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Arctic Corridor makes 'Ice Silk Road' a reality

CIIS Time:03 21, 2018 Writer:Cui Hongjian  Editor:Wang Jiapei



China's Belt and Road Initiative (BRI) has caused a new international term to be christened by its leaders, and the leaders of distant Finland and Norway: the so-called "Arctic Corridor." According to its design, once completed, it will be the shortest, most direct route to transport goods between Asia and Europe. By then, the BRI will be bestowed with a practical dimension beyond land, sea and air: It will be a Silk Road on the ice. A more convenient trade channel will greatly stimulate the potential of Sino-European trade development as well as change the future eco-geography of Europe.

Europe has always been considered an important partner in the BRI framework since Chinese President Xi Jinping rolled out the initiative in 2013. Enhancing connectivity and cooperation between China and Europe is not only a renaissance of the ancient Silk Road but also a reflection of the huge potential of cooperation between two parts of Eurasia. The total trade volume between Europe and China reached 661 billion US dollars in 2017.

However, Sino-European economic exchange still has great potential to tap, such as more mutual trade and investment through closer connectivity and more diversified channels. More than 90 percent of the current Sino-European trade has been going through the Suez Canal. Nordic countries, notably Finland and Norway, have to spend more time and money trading with the Asian market. Once the Arctic Corridor is completed, cargo ships from Asia will be able to cut their journey times by circumventing the Suez Canal and simply dock in northern Norway on the shores of the Arctic Ocean. It is particularly important for Nordic countries waiting for opportunities to promote raw materials and fishery products to the Asian market. On this basis, trade and investment between China and Nordic countries will gain greater room for further development.

After the Arctic waterway revealed its enormous economic value, how to better develop this waterway has become a major concern of Nordic countries. In addition, in the framework of the BRI, China has also noted the importance of participating in Arctic cooperation. In the white paper on “China's Arctic Policy” published in January, China promised to actively participate in and maintain reasonable, scientific and sustainable development in the Arctic region. Given wide common interests and mutual trust, it is logical for China and Nordic countries to build up the "Silk Road on the ice" in joint efforts.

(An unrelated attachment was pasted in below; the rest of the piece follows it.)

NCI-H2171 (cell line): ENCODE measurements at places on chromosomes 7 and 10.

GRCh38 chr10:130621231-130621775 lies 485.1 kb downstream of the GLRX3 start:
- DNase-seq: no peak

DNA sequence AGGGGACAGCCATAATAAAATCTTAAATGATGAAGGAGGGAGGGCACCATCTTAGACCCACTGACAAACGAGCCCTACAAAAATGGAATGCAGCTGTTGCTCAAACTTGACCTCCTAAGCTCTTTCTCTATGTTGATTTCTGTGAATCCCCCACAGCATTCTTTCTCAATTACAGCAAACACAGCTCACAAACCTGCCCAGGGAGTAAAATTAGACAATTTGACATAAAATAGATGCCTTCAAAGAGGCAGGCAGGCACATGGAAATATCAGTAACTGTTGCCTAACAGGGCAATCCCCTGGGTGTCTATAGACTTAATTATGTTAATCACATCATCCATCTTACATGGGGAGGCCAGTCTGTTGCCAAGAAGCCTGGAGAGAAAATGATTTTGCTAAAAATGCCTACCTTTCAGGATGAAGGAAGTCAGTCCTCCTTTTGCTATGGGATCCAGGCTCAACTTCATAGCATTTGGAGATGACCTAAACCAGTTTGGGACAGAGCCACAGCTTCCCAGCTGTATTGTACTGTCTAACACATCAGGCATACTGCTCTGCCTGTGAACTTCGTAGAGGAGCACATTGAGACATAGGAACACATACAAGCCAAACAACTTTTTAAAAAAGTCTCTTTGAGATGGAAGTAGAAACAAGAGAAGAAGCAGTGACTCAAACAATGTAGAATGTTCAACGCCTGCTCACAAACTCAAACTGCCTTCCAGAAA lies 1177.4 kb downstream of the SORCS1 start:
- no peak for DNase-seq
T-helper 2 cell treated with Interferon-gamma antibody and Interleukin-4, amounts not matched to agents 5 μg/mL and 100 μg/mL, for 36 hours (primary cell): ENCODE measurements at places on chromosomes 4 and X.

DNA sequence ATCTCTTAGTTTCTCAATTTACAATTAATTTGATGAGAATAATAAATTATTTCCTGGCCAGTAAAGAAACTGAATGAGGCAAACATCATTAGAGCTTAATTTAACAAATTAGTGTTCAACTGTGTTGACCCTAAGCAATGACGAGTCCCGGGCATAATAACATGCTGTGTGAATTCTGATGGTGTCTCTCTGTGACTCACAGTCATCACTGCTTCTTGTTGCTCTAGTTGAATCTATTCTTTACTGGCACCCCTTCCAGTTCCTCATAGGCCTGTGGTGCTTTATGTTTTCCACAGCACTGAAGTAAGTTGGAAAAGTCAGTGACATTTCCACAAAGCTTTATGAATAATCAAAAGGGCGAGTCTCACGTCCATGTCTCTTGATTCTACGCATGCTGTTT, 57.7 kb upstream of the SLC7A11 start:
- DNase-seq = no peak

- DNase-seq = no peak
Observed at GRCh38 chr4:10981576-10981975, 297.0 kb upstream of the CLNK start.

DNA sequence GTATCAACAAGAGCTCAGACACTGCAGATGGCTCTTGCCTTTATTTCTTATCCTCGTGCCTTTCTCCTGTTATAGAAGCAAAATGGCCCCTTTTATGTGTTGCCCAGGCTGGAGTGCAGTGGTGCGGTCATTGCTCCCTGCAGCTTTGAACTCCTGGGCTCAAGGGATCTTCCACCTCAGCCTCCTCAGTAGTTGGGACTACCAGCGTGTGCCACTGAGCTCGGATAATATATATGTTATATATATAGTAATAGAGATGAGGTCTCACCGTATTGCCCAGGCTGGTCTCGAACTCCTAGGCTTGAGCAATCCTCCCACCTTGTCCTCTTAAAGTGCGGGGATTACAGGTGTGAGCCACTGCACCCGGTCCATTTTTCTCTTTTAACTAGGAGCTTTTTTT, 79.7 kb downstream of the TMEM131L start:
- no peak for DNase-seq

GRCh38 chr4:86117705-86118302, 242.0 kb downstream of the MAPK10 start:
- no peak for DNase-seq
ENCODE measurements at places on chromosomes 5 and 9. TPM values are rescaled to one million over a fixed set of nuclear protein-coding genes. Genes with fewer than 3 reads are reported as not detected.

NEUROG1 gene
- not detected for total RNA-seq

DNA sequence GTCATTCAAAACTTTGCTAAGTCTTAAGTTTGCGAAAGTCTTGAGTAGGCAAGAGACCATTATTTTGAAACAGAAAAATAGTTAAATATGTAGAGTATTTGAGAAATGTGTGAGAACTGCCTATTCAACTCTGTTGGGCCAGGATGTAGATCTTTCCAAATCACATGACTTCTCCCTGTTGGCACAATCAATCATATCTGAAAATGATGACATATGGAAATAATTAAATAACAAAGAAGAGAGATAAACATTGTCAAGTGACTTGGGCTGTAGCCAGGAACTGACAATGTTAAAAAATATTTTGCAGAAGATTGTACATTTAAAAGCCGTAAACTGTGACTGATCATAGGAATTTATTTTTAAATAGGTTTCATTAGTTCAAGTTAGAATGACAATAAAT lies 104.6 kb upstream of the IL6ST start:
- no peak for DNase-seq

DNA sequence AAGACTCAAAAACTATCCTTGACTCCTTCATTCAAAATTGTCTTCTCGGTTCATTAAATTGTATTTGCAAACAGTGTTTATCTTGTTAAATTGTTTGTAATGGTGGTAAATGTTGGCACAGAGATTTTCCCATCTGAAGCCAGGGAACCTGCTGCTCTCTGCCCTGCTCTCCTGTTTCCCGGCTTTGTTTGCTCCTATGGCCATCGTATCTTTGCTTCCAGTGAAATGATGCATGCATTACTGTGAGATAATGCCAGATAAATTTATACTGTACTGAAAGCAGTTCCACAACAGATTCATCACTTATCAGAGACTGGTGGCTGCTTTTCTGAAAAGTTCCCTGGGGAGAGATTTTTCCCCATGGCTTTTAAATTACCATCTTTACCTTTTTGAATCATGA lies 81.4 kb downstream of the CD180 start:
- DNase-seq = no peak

Such cooperation will have a huge impact on the existing Sino-European economic and trade patterns and the geo-economic structure of Europe. More connectivity between China and the Nordic countries will not only bring growth in Sino-European trade and investment in quantity, but also enhance the quality of cooperation and create a more balanced distribution of regional trade. From the perspective of Nordic countries, close cooperation with China and the wider Asian area will also bring about changes to the European geopolitics, just as Risto Murto, deputy director-general of the Networks Department of the Finnish Ministry of Transport and Communications put it, "When we think of the new corridors to China, we are in the middle between Europe and Asia. Finland is not an island anymore. We look at our geopolitical position in a whole new way."

Changes in the geo-economic landscape will indeed precipitate certain changes in geopolitics. However, this is not the deliberate pursuit of China’s BRI. In the principle of strengthening Asian-European connectivity and promoting win-win cooperation, China is willing to cooperate with any European country that has sincere plans and specific plans. Inspired by the “Arctic Corridor” project, other European countries can fully utilize their own location and industrial advantages and propose more creative cooperation projects. As long as China and Europe have more geo-economic cooperation that benefits both peoples, we will avoid any geopolitical changes that may cause uncertainty.

 

 

 

Cui Hongjian is the director and a senior fellow with the Institute of European Studies under China Institute of International Studies. 

 

 

 

Source: CGTN, March 20, 2018.

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